What was the hair and makeup design process like for The Queen’s Gambit?
I design as I read the script. It all starts with how I feel it should look. Interestingly, Beth (Anya Taylor-Joy) is supposed to have mousy brown hair but when I read the script, I magined her with red hair. Both [director] Scott Frank and Anya also thought she had red hair. So, the design of that character started there. The thing about designing is that you’ve got to give your characters a backstory, as well. For instance, in my mind, Mrs. Deardorff was in the second world war, probably an army nurse, a major, so she was quite military, quite proper and never really changed. She had the same hair in the 1940s in the 1950s. The design process is based on script, of course, and then how I imagine these characters to be and what their backstory is.
Where did you draw inspiration for Beth Harmon’s character in transforming her from orphan to glamorous chess champion?
Again, it’s in my mind’s eye. We chopped the little Beth’s (Isla Johnson) real hair off and gave her this fringe. That was something I wanted to do to show where she was coming from and where she ended up, in this institution, with this rather severe look that all the little girls had. I had an idea of what I wanted, then I did the research. I actually think the look is rather charming. The transformation went in several stages and stages within stages. Anya has long blond hair that we couldn’t cut because she was growing it for her next job. As she came out of the orphanage, I gave her a bit of a different look with various wigs. Some of the actresses I took inspiration from where Jean Seyberg and Natalie Wood. A lot of my inspiration was taken from Hollywood for her overall look. I wanted it to be very stylized. It was to have her looking very much the period. And the older she gets, the more sophisticated she becomes.
Do you have a favorite look from The Queen’s Gambit?
I’d say my favorite is the last shot when she sits down to play an old Russian chess player in the park. She’s got the costume, makeup and hair that says: I’ve made it and I’m happy within my skin and myself. Gabriele Binder did great costumes. That last costume — meant to portray the white queen — mixed with the red hair and very lovely 1950/60s makeup with the eyeliner and everything.
The Mariska Veres-inspired eyeliner during one of Beth’s benders really stood out, how was that look executed?
It’s always difficult to do bad makeup. It goes against the grain; pale, washed out, bad eyeliner. The original Mariska Veres makeup is very clever and quite good. Beth is meant to copy the makeup in her drunken drug-induced haze. She thinks she looks fantastic but she doesn’t. It took a few attempts to find the right balance of not quite as bad as it could be which is what Scott Frank wanted.
What were some key products for creating Beth’s signature look?
To be honest, there’s no real key products. When she was younger, there’s a wonderful pencil that’s my go-to by MAC called Coffee that I use on everybody. Then I went on to other eyeliners such as Tom Ford liquid eyeliner, MAC Blacktrack Fluidline and Bobbi Brown’s gel liner, depending on what I wanted to portray, what the feeling was in the scene and the flick, depth of line, and also how matte or glossy the line was. I used tiny eyelashes by Shu Uemura that I love. There’s no knot on the bottom and they’re absolutely beautiful. Lipsticks were all kinds from MAC to Guerlain. Again, different things and then I would mix the lipsticks, as well. All of it helps tell a story. Anya has very beautiful but sensitive skin that she looks after very well, so the foundation we mostly used was Chantecaille. We also used a bit of By Terry and Armani. I’m not big on products because I feel that one could do an awful lot with very little; it’s more about how you apply it. Sometimes you do need a specific product but I’m still very happy to use Kryolan Greasepaints. For shading, I use Kryolan because I can mix the colors I want exactly and it stays well. For eyebrows, I use Suqqu Eyebrow brush which is lovely.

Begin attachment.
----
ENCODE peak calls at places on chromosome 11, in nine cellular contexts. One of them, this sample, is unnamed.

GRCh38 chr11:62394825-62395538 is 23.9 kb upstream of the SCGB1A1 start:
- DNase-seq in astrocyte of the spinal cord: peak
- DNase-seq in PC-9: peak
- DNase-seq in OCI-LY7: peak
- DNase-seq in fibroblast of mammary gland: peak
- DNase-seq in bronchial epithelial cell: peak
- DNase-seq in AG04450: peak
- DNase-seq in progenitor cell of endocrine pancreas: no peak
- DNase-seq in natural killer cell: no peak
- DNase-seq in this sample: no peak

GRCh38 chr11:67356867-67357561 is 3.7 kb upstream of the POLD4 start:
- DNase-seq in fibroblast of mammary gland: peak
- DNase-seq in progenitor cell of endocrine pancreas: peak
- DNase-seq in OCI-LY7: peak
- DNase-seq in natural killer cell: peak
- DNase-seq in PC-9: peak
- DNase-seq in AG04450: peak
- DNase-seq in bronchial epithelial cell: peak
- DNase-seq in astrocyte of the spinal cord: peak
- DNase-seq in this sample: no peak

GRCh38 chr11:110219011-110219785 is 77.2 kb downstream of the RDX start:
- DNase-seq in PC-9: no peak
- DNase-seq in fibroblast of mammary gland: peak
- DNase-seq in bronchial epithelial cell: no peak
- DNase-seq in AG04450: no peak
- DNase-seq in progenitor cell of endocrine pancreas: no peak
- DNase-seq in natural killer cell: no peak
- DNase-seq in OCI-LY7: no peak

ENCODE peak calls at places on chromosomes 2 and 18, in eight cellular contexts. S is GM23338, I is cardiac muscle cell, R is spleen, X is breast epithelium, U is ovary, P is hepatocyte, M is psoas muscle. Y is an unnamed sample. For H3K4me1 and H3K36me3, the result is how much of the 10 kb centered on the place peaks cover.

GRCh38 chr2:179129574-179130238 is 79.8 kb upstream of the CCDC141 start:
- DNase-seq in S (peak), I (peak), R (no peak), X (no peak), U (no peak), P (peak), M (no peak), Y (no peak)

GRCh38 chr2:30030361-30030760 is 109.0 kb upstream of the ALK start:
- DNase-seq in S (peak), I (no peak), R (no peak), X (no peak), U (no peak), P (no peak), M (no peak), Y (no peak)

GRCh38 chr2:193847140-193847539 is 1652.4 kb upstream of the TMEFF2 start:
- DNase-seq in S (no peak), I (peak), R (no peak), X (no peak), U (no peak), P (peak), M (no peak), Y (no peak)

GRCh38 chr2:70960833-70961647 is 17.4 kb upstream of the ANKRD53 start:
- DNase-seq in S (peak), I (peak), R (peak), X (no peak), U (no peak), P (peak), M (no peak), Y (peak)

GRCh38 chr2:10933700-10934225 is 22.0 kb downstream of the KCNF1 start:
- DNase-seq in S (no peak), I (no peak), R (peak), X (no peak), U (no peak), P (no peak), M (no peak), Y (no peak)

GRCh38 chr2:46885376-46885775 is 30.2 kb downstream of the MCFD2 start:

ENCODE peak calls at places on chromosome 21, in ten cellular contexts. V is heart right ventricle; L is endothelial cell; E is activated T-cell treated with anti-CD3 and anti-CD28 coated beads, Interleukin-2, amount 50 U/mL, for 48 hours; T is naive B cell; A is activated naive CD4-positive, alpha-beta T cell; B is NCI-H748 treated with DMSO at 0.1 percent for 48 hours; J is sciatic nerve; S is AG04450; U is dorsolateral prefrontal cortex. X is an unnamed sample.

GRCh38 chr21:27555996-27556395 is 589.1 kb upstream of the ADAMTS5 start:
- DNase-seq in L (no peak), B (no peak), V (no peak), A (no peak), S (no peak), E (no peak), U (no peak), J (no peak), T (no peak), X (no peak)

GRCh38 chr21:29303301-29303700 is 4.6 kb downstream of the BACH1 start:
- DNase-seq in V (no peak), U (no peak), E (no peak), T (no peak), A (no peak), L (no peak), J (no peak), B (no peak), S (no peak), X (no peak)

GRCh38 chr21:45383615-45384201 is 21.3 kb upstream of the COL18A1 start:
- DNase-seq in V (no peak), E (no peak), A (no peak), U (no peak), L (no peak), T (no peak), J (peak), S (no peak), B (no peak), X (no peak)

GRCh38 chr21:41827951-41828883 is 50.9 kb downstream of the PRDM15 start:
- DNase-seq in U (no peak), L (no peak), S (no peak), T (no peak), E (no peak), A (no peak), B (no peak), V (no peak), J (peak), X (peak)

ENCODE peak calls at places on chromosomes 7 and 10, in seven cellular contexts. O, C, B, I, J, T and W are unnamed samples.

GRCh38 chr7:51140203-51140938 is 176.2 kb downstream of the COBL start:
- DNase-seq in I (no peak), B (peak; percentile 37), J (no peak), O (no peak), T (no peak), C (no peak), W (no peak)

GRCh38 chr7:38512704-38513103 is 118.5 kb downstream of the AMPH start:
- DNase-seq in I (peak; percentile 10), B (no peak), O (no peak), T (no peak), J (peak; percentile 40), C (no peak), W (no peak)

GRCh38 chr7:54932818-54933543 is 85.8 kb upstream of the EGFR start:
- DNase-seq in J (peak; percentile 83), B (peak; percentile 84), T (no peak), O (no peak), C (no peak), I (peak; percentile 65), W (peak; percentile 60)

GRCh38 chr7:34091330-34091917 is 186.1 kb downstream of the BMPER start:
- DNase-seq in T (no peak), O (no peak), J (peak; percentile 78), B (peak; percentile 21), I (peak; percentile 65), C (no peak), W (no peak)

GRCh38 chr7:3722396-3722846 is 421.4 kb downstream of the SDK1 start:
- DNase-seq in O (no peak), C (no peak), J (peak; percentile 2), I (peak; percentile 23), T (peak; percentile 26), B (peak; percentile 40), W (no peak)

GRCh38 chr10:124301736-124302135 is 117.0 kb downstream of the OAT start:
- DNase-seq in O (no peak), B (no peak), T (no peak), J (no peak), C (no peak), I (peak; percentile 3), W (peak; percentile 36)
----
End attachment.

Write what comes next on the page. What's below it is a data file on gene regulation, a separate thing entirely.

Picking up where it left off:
What is the biggest challenge you face when designing both makeup and hair? I’ve designed the two for a really long time. I tend to be more of a makeup artist. I’m not really a hairdresser; I design hair. One can’t do everything so I make sure my designs are what I want and I get the best possible person, whether it’s makeup, hair or prosthetics. I have my people I’ve been using for years and decades, and we all get on very well, so it’s always a pleasure to wok together.
During those big chess tournaments, what was important in staying in the period with all the background actors?
There was a lot of overhead shots and I was saying to my crew, those partings on the men’s hair have to be absolutely perfect! It makes a difference and puts you into the period. With all of my projects, I pay enormous amount of attention to all my extras. They absolutely have to look right because if you get one extra out of sync, the whole façade collapses.
Anything else you’d like to add about this project? It was a very enjoyable project to work on with Scott Frank, our leader, and our producers were absolutely lovely. There are four main design departments – DOP Steven Meizler, the costumer Gabriele, the production designer Uli Hanisch whom I’ve worked with before. When you’ve got the four design departments working together as one, things work really well. Like the way the red hair was set off against the sets; everything just works. To work together like that is lovely.
Words Shannon Levy
Photos Phil Bray/Netflix